Sandwiched between silver-sneakered Boomers and digitally savvy Millennials, Gen X gets lost on the consumer continuum, only to be upended again by the youth, as Gen Z becomes the next media darling. Described as the “ignored generation”, Gen Xers, born between 1960 and 1982, are often accused of contributing less to culture and society.
But is that true? After all, the internet was born on their watch (1983). Video game consoles like Atari emerged, paving the way for PlayStation and Xbox. And the concept of at-home movie viewing became a reality with VHS tapes, precursors to streaming (you’re welcome, Netflix). So, why is Gen X somewhat of a “neglected” middle child? Short answer – a lack of research.
The oldest Baby Boomers are starting to pass away, while the youngest are beginning to retire. On the other hand, Gen X consumers are still relatively young and control a significant portion of the economy with their purchasing power. They are highly educated, make up 65% of the U.S. workforce, and 85% are business owners. Millennials, on the other hand, created the sharing economy and made living in a hostel cool but are generally not top earners. Marketing to Gen X, on the other hand, presents clear advantages but is still underutilized.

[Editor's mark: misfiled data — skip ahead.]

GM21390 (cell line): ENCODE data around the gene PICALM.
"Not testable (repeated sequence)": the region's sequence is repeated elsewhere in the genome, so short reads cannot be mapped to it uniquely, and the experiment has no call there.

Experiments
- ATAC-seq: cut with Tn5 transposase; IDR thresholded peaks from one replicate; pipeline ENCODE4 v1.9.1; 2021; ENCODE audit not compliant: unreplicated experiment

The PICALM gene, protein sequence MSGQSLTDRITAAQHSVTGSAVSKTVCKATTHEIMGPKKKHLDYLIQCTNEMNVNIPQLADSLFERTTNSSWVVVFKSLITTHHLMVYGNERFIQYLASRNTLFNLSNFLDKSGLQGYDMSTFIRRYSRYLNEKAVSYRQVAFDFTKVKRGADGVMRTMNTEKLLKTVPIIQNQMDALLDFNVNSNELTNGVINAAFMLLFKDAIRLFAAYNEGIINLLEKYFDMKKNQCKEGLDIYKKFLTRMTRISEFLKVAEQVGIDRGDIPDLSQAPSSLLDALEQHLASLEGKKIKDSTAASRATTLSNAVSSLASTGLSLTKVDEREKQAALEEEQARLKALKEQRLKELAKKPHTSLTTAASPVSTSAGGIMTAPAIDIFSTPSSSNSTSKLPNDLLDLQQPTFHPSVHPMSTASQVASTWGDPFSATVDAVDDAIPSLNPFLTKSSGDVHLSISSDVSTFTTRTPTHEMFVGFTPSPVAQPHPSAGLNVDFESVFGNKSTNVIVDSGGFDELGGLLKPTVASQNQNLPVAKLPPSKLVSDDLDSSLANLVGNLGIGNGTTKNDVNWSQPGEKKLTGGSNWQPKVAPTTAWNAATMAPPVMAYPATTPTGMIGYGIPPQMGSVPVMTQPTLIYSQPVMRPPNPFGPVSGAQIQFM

Multicultural Gen X consumers came of age in the ‘80s and ‘90s. During that time, mainstream marketing targeted Hispanic Baby Boomers through Spanish TV programs like Univision and Telemundo. Gen X Hispanics tend to be bilingual, composed of a mix of U.S. and foreign-born individuals brought to the U.S. at a young age, enabling them to toggle between Spanish to English easily.
Their purchasing power, just like the rest of their generation, is among the highest compared to Millennials and Gen Z. Despite having more purchasing power, the sample industry still looks for Boomers that only speak Spanish or Gen X Latino/Hispanics (LatinX).
Gen X opportunity
While they didn’t transform the cultural economy or create a social media platform, Gen X consumers are educated, employed, and the parents of the first majority-minority generation in history – Gen Z. For market researchers, focusing on Gen X is essential for growth. It behooves us to understand this generation to ensure their experiences as consumers are ideal and provide clients the insights they need to differentiate themselves in the marketplace.
A version of the preceding article was originally published on ThinkNow’s blog.